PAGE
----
Selective breeding by humans has led to some incredibly odd and unfortunate pets over the years, and the sauteur d'Alfort rabbit is among the strangest of the lot.
This rare breed of bunny does not hop or walk like any other rabbit or hare in existence. When the sauteur is ready to go, it kicks its hind legs into the air and bounces forward on its front paws, like a human acrobat walking on their hands.
While this may seem like an amusing trait, it sadly comes with other debilitating problems too. Now, the one bunny that can't hop properly has helped us better understand the genetics of hopping in mammals.
Crossing a single male sauteur with a single female of the New Zealand white breed and then crossing the resulting offspring, researchers raised 52 bunnies, 23 percent of which carried two copies of the mutant gene similar to the original father. These numbers match the statistics expected when there is only one recessive gene involved in a mutation.
Pooling the DNA of the sauteur and non-sauteur young, researchers used whole-genome sequencing to compare the two groups. In the end - as they anticipated - there was only one gene that stood out.
The cause of the sauteur's defective jumping appears to lie with a mutation in an evolutionary conserved site of a gene known as RORB, which provides instructions to mammalian cells so they can create certain proteins.
RORB proteins are generally found throughout the rabbit nervous system, where they help turn genetic code into a protein building template. This particular mutation, however, causes a sharp decrease in the number of spinal cord neurons that can actually produce this protein.
Two copies of the RORB mutation, in fact, resulted in no proteins in the spinal cord at all, and this was tied to an inability to hop. Other rabbits in the litter capable of jumping with their hind legs showed no such protein loss.
The RORB gene, the authors conclude, must be what allows rabbits to bound around. It could also be the key to other mammal hopping, too.
Over the years, there's been a lot of scientific interest in the special physiology and biomechanics that allow mammals - like kangaroos, bunnies, hares and some mice - to hop, but the underlying genetics of this feat have rarely been considered.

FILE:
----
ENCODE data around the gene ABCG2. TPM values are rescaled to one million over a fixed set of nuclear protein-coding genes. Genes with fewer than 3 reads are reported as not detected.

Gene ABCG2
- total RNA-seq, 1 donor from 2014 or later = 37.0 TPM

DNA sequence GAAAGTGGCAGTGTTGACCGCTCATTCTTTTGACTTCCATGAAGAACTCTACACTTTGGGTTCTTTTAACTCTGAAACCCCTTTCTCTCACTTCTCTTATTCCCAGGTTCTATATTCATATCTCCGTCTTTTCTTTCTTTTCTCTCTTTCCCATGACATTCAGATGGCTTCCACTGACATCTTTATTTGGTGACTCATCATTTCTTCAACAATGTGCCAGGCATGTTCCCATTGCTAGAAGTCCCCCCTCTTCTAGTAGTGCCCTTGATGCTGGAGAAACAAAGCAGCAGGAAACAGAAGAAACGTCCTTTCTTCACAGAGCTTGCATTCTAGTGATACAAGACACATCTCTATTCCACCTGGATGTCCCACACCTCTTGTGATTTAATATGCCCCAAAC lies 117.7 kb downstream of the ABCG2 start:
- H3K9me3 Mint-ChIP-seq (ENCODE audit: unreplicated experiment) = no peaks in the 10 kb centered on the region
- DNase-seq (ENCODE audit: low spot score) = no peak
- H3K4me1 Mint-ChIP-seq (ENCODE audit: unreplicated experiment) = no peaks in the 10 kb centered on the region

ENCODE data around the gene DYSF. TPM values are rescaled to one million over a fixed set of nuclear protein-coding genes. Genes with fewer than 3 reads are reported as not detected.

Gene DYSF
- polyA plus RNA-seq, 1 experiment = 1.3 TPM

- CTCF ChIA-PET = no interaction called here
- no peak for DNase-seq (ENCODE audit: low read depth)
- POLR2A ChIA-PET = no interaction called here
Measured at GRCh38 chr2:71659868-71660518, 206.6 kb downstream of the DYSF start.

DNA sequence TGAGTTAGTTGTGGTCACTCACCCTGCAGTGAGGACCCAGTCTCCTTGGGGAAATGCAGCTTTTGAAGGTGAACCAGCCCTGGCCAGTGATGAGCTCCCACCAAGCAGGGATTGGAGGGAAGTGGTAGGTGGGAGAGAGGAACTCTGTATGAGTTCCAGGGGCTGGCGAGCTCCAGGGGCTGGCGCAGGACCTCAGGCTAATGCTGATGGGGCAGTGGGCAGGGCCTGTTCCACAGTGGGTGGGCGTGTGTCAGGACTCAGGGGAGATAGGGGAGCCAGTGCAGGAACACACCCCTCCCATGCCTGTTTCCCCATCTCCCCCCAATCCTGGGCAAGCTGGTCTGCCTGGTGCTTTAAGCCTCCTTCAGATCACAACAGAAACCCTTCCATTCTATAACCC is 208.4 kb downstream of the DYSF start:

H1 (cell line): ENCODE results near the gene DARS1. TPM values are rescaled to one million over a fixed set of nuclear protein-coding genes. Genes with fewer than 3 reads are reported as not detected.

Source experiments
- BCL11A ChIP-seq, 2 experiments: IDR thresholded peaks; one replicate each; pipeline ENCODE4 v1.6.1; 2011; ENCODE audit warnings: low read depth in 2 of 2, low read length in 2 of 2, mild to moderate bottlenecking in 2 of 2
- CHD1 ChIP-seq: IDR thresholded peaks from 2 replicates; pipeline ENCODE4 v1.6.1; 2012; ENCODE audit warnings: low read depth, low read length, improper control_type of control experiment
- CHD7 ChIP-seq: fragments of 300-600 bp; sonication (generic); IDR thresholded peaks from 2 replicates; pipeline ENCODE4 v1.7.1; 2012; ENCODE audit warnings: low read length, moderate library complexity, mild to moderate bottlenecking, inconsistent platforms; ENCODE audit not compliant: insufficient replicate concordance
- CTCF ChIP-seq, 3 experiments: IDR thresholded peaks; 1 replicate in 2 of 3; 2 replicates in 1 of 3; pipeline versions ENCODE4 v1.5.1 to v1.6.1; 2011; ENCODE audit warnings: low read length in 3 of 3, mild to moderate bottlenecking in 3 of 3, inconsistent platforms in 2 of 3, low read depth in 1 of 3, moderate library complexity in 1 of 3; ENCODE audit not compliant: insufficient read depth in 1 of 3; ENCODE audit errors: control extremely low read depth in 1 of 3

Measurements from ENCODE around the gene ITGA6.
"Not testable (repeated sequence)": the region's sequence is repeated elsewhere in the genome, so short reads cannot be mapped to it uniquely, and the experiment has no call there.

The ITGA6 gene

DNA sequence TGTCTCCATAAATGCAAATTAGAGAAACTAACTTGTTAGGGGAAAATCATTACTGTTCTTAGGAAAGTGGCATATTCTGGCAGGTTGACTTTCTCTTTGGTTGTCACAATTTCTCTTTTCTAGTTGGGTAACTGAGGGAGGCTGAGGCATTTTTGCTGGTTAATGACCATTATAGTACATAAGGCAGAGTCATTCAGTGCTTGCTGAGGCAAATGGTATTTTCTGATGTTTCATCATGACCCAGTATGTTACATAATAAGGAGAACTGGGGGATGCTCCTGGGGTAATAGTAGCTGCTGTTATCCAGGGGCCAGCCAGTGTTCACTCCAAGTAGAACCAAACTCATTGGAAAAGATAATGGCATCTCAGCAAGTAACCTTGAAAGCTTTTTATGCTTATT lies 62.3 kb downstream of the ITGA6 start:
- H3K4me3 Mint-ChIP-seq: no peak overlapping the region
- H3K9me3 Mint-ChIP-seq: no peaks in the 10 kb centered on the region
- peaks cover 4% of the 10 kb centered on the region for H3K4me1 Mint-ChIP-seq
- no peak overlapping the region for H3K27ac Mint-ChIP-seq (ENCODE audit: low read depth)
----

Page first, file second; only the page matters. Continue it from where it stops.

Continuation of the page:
One of the few studies out there recently found mice with the same RORB mutation as sauteur rabbits also cannot hop like normal. Instead, these rodents waddle around on their front paws like a duck, with their tails and hind legs sticking up in the air.
"I spent four years looking at these mice doing little handstands, and now I get to see a rabbit do the same handstand," neuroscientist Stephanie Koch from the University College London told Science News. "It's amazing."
Koch's study on rabbits is the first to describe a specific gene required for leaping or hopping, and it lines up extremely well with what she's been observing in mutant mice.
Similar to mutant rodents, sauteur rabbits also show other anatomical defects beyond their strange walk. Many are born blind and develop cataracts in their first year of life. RORB knock-out mice also show retinal degeneration.
In mice, the RORB gene appears to play an essential role in differentiating cells in both the brain's cortex and the retina. It might also do something similar in the spinal cord, which is involved in the regulation of sensory information and locomotion among mammals.
As such, this lack of proteins might be what is causing the hind legs of rabbits and mice to lift instead of leaping. In sauteur rabbits, for instance, the RORB mutation appears to cause defects in the differentiation of spinal cord interneurons, although whether this is actually causing the bizarre locomotion remains unclear.
"In addition to its expression in the spinal cord, RORB is also expressed in many regions in the brain such as the primary somatosensory, auditory, visual and motor cortex, in some thalamus and hypothalamus nuclei, in the pituitary gland and in the superior colliculus," the authors write.
"Thus, we cannot exclude the possibility that an alteration of RORB function in the brain contributes to the locomotion phenotype characteristic for the sauteur rabbits."
The effects of the RORB mutation will require more study, but it's obvious it's involved somehow. This was the only variant identified in the whole genome sequence of rabbits that had any impact on hopping.
While there might well be more genes involved in bunny hopping, it seems that poor sauteur rabbits have certainly pointed us in the direction of one.
The study was published in PLOS Genetics.